They are not a pain to tune either. If you can access the ends of the dipole then they are easy to tune. I never solder the insulator on until the antenna is tuned. And I tune mine the old fashioned way, without an analyzer.
I use 4 tie off points for my 80/30 meter fan.
No problems with my Fan, setting it up was easy. At one point I had 4 bands on the same feed point.
If you are only using 30 feet of RG 213, it is very doubtful that you are seeing much by way of noticeable mismatch loss on all but perhaps the most overly mismatched bands. And being that 20 meters is a "natural" match for the G5RV and your resonant dipole, even with a slighly higher SWR perhaps on the G5RV, I would doubt SWR having anything to do with the S meter difference you are seeing.
Originally Posted by AK4BM
Rather, on 20 meters the G5RV is a clover-leaf pattern, and your dipole is a figure-8 if properly installed. This means that you have 4 nulls in the G5RV and only 2 with the dipole. Also, having 4 nulls and a clover-leaf means you also have 4 LOBES. This has the benefit of offering more "diverse" geographical coverage, but it is my understanding that gain in 2 of 4 directions is sacrificed vs. the dipole with two lobes and two nulls. This would account for MANY times where the s-meter would be showing a better signal on the dipole. HOWEVER, theoretically there would also be times where the G5RV SHOULD beat the dipole, when the extra lobes come into play. This may not, however, become evident if the antennas are oriented in such a way that the extra lobes are not pointed toward areas of high activity.
My favorite mode? Morse, of course.
Since you don't care about 80m operation, here's what I would do. Convert the G5RV to a ZS6BKW, i.e. change the dipole length from 102' to 90' and change the parallel matching section from 30' to 40'. That will give you 40m, 20m, 17m, 12m, and 10m operation. Then convert your 20m dipole into a 15m dipole for operation on that single band. Seems that might satisfy your needs with minimum effort.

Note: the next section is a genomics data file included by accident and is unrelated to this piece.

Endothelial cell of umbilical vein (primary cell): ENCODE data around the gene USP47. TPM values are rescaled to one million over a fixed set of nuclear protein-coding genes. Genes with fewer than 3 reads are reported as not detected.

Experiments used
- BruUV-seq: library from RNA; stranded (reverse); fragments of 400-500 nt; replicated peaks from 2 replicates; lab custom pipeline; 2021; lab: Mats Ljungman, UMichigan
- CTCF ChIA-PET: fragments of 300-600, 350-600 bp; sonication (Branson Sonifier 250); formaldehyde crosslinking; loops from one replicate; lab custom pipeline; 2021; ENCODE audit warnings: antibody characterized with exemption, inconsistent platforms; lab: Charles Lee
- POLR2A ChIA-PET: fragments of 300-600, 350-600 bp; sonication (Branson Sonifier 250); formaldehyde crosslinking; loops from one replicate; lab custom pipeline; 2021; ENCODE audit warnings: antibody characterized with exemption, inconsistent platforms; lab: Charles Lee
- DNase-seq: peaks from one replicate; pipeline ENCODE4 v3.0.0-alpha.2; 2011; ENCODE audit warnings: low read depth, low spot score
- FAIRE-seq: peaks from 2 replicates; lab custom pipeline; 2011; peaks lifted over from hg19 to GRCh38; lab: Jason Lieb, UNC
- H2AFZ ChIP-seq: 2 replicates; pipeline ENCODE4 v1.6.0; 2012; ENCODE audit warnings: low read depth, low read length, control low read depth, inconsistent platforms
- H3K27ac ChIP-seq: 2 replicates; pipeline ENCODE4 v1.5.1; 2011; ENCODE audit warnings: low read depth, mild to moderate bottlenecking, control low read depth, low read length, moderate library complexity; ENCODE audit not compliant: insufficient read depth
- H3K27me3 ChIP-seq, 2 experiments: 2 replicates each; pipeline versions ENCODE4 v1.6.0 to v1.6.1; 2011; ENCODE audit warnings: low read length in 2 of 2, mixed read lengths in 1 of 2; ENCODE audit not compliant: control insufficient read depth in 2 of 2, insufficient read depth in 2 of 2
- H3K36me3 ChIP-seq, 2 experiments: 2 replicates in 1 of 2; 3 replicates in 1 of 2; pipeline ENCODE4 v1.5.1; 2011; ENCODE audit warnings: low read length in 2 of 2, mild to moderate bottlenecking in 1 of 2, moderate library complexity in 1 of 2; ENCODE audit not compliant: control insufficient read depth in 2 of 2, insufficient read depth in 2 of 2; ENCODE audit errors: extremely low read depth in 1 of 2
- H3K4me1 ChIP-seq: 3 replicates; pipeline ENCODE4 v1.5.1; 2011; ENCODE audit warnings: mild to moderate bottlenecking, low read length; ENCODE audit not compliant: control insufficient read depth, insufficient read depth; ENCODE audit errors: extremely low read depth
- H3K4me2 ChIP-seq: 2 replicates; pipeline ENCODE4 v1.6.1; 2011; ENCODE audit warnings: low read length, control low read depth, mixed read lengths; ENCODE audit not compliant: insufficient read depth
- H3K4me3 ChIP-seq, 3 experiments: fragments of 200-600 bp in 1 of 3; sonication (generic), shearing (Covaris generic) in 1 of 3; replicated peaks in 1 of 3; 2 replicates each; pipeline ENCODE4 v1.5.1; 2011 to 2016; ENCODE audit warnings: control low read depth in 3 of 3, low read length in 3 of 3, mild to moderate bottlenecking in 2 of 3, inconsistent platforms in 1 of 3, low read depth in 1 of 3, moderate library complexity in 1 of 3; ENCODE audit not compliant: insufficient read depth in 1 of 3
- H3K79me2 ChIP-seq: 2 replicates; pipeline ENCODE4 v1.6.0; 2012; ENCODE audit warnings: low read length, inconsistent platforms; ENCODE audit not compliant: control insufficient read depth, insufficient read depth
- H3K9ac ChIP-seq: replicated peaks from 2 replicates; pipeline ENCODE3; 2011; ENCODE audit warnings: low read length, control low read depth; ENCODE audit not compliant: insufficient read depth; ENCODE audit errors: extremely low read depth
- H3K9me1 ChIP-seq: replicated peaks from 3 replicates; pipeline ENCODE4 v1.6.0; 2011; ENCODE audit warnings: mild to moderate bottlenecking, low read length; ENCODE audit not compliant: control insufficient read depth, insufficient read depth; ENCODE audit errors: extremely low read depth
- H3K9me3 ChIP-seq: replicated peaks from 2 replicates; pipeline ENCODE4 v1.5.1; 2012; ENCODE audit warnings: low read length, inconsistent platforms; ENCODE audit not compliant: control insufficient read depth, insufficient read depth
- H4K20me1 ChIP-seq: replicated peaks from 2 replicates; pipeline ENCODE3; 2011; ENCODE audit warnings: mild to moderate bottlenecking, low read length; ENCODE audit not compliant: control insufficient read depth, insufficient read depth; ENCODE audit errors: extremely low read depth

Originally Posted by AK4BM
I personally use a 1/2WL 20m dipole fed with ~64 feet of ladder-line for operation on all HF frequencies above 14 MHz.
73, Cecil, www.w5dxp.com
The maximum power transfer theorem works just as well for a non-resonant antenna as it does for a resonant antenna.
That's an excellent idea. Thanks for figuring out the lengths.
Originally Posted by W5DXP
Would someone more knowledgeable than me please explain what antenna efficiency is and is not?
A non-resonant antenna (e.g. a G5RV operating on 20m) is NOT less efficient than a "resonant" 20m dipole.
Impedance mismatch does not mean the antenna is inefficient.
This is a common myth - that "resonant" antennas are "more efficient" than non-resonant antennas.
It gets repeated over and over and over again.
An antenna is NOT a tuning fork. We like to think of it that way - but it doesn't work that way.